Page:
20 people rescued from flooded RV park in Oregon

Date: 2021-11-13 03:21:48

Twenty people were rescued from a recreational vehicle park near the Oregon coast after rising creek waters flooded the area Friday, officials said.

The only bridge in and out of the Neskowin Creek RV park — which sits beside Highway 101, the main north-south route along the Pacific Northwest coast — was flooded after the creek overflowed following record-breaking rain, said Gordon McCraw, emergency manager for Tillamook County.

U.S. Coast Guard crews airlifted 12 people and three dogs from the RV park and local agencies evacuated eight other people. About 30 people decided to remain in the park, the Coast Guard said.

All of those rescued were adults and no medical help was needed, according to the Coast Guard, which deployed two helicopters and a rescue swimmer to help the Tillamook County Sheriff’s Office.

Those evacuated were taken to a school about 100 miles southwest of Portland.

Most of Oregon and Western Washington have had what is known as an atmospheric river cruising through the region since Wednesday evening, causing Oregon’s coast to get an “abnormal” amount of rain, Colby Newman, a meteorologist with the National Weather Service, said Friday.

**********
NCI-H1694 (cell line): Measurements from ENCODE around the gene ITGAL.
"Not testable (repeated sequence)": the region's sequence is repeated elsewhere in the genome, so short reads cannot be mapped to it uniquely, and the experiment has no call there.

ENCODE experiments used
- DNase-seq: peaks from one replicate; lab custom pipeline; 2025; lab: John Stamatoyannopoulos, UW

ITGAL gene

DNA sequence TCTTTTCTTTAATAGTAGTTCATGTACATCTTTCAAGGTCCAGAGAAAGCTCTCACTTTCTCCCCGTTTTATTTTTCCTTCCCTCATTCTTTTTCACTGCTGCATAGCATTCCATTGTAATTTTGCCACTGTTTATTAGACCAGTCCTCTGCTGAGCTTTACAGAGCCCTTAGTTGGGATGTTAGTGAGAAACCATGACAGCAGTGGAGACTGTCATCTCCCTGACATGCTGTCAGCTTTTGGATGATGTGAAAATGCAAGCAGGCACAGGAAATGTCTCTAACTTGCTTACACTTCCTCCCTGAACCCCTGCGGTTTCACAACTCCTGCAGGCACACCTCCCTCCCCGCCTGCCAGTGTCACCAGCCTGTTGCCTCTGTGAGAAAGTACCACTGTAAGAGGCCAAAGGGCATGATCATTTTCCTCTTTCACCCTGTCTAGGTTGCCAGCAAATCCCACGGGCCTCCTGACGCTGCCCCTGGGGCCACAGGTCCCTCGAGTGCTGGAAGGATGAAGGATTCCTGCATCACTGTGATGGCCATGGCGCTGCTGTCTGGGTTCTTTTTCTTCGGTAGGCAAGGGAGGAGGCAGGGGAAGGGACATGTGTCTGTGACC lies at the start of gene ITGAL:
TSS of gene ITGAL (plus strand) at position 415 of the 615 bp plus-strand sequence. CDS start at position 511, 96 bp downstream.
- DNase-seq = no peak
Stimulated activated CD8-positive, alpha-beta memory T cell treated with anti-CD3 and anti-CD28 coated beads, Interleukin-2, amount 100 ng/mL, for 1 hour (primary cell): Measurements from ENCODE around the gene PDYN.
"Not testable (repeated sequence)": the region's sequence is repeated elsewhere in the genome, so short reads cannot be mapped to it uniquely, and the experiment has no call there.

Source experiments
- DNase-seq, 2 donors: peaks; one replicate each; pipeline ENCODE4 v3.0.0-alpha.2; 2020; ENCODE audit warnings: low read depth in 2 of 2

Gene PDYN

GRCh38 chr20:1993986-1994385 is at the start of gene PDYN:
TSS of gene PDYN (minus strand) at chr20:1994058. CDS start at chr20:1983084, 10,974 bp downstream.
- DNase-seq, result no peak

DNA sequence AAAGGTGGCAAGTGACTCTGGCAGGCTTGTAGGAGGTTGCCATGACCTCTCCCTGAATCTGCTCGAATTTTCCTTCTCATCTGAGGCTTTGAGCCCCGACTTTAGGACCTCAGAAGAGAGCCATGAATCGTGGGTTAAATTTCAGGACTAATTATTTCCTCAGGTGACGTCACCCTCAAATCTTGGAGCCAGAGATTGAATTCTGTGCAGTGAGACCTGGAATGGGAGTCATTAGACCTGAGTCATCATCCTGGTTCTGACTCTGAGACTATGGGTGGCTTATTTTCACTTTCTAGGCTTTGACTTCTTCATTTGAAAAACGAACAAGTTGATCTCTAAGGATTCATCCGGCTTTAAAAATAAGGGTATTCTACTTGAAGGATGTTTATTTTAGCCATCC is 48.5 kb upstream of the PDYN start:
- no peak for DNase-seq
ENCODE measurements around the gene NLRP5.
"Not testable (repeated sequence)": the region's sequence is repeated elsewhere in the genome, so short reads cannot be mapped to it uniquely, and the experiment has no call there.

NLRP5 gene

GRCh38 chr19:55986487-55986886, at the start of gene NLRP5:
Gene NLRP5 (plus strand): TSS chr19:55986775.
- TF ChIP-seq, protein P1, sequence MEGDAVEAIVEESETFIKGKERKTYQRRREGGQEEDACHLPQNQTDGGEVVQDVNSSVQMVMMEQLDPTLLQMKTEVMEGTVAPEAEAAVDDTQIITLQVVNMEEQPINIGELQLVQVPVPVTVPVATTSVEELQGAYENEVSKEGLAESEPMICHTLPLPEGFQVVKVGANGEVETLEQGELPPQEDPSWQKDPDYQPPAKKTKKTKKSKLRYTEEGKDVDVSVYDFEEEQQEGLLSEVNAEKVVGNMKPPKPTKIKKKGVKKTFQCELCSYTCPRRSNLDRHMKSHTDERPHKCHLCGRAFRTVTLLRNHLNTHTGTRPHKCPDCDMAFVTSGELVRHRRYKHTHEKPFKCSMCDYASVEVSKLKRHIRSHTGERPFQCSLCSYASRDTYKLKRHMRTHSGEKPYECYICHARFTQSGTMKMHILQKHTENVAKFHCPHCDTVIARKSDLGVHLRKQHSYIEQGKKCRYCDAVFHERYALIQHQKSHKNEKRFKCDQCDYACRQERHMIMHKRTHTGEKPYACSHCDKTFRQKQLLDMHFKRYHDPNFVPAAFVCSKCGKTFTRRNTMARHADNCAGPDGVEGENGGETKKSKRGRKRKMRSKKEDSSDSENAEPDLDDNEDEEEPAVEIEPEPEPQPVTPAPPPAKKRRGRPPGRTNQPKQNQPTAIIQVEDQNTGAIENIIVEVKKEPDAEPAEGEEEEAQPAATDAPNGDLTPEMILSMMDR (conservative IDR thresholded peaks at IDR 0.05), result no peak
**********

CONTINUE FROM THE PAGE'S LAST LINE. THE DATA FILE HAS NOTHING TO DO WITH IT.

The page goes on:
Atmospheric rivers are rivers in the sky that move water vapor outside of tropical areas, according to the National Oceanic and Atmospheric Administration. Columns of vapor move with winds, and once the vapor hits a warm front to condense it, rain is created.

Atmospheric rivers differ from conventional storms because there are no strong perpendicular winds to help move rain clouds along. Instead, winds run parallel to the clouds, keeping them sandwiched and stagnant over one area for hours, causing floods because they do not allow the rain clouds to move quickly.

The areas between the coastal communities of Lincoln City and Pacific City have had five to 10 inches of rain in the past 48 hours.

The region usually gets at most 3 to 4 inches during a heavy rain, Newman said. This has made the region’s creeks and rivers rise rapidly along the steep coast.

“We have pretty hilly terrain, so water doesn’t get easily soaked in,” Newman said, adding that the ground was saturated after a rainy fall.

The weather service issued a flood warning for most of Washington and the Oregon coast into Sunday, although perpendicular winds will move the rain south and give flooded areas some respite, Newman said.

This article originally appeared in The New York Times.

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